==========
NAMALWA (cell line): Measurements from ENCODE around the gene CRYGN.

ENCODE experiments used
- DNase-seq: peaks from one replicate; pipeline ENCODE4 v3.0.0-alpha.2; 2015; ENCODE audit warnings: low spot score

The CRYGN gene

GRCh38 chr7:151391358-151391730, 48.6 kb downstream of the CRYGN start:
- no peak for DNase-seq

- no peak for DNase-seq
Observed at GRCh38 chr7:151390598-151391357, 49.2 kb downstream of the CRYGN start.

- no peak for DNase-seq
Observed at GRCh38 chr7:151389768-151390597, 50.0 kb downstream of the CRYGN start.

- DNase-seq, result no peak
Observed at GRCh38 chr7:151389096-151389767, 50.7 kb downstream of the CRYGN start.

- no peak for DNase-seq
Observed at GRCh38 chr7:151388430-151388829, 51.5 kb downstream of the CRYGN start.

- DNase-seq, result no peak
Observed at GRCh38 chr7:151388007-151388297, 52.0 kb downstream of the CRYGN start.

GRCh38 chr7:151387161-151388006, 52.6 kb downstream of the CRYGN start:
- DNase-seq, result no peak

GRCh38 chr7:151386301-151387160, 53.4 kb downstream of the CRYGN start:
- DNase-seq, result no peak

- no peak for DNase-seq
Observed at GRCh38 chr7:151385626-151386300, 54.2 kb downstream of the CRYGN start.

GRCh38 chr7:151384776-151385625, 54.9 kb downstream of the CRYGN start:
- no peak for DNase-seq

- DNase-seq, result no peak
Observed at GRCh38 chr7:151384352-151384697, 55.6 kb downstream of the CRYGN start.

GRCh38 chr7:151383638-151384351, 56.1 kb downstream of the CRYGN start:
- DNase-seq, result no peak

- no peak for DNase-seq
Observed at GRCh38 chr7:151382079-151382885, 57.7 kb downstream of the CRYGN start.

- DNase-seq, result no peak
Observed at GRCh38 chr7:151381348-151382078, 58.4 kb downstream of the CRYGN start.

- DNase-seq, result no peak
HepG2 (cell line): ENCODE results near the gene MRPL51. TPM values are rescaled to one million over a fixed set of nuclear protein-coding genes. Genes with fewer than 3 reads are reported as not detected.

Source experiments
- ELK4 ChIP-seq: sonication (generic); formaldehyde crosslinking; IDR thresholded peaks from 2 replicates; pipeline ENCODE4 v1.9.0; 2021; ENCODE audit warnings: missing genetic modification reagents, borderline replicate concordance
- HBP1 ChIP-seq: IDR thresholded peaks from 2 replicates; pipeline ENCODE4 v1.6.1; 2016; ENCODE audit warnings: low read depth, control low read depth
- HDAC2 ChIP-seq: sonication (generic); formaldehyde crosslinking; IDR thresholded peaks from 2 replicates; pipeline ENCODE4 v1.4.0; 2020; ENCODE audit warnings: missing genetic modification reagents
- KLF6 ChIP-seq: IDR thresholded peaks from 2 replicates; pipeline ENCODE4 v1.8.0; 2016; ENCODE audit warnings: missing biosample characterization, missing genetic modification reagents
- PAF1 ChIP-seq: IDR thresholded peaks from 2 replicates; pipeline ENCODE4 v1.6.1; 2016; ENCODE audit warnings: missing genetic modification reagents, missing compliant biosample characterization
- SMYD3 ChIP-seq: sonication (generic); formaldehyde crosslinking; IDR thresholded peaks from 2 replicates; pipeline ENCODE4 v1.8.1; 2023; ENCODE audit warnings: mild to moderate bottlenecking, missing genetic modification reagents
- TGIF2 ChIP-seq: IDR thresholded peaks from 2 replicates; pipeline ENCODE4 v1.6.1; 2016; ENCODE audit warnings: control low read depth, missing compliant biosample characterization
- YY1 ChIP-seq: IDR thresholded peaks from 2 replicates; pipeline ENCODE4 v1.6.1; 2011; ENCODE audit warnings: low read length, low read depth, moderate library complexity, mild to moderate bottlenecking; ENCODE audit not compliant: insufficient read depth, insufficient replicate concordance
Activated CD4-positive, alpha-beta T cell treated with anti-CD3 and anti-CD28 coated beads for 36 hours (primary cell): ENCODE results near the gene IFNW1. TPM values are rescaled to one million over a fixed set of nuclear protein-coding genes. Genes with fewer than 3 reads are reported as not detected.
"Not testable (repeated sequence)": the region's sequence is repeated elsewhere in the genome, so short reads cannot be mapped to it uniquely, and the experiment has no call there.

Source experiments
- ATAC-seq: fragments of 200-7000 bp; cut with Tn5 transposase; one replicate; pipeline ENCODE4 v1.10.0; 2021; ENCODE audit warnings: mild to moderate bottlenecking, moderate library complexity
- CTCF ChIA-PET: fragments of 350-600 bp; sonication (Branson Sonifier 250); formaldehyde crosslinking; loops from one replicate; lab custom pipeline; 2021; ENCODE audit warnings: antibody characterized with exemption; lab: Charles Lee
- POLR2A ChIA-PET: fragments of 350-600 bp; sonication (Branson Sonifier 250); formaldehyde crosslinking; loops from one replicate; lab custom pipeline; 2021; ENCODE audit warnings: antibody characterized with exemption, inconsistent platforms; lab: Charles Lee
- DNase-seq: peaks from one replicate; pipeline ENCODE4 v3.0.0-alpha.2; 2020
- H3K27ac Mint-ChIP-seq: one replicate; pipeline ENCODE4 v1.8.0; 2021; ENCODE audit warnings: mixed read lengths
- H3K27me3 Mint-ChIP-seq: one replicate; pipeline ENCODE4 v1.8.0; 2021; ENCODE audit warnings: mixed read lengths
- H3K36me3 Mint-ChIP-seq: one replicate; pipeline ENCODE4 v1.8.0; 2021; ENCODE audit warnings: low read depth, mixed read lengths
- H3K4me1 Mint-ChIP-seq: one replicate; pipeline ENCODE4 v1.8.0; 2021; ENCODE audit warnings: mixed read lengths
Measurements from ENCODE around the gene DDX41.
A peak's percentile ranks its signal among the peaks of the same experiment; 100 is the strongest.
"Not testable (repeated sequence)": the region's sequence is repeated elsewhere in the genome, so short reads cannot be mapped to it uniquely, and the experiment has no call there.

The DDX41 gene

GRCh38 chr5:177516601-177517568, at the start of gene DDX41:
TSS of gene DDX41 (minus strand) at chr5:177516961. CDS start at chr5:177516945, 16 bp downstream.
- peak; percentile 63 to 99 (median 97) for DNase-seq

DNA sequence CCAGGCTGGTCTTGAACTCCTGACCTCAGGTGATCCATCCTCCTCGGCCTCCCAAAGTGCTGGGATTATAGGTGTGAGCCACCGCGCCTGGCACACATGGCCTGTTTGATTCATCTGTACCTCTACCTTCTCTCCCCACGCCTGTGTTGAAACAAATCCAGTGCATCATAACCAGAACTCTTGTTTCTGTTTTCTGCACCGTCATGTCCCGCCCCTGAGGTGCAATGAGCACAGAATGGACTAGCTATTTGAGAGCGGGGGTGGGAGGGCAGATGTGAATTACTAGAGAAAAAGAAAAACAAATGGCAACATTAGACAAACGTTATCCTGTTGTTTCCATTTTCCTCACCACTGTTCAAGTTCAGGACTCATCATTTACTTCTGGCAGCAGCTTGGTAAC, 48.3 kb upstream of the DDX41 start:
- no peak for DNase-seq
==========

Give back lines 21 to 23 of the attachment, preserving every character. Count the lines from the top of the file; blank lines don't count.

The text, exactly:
- no peak for DNase-seq
Observed at GRCh38 chr7:151385626-151386300, 54.2 kb downstream of the CRYGN start.

GRCh38 chr7:151384776-151385625, 54.9 kb downstream of the CRYGN start: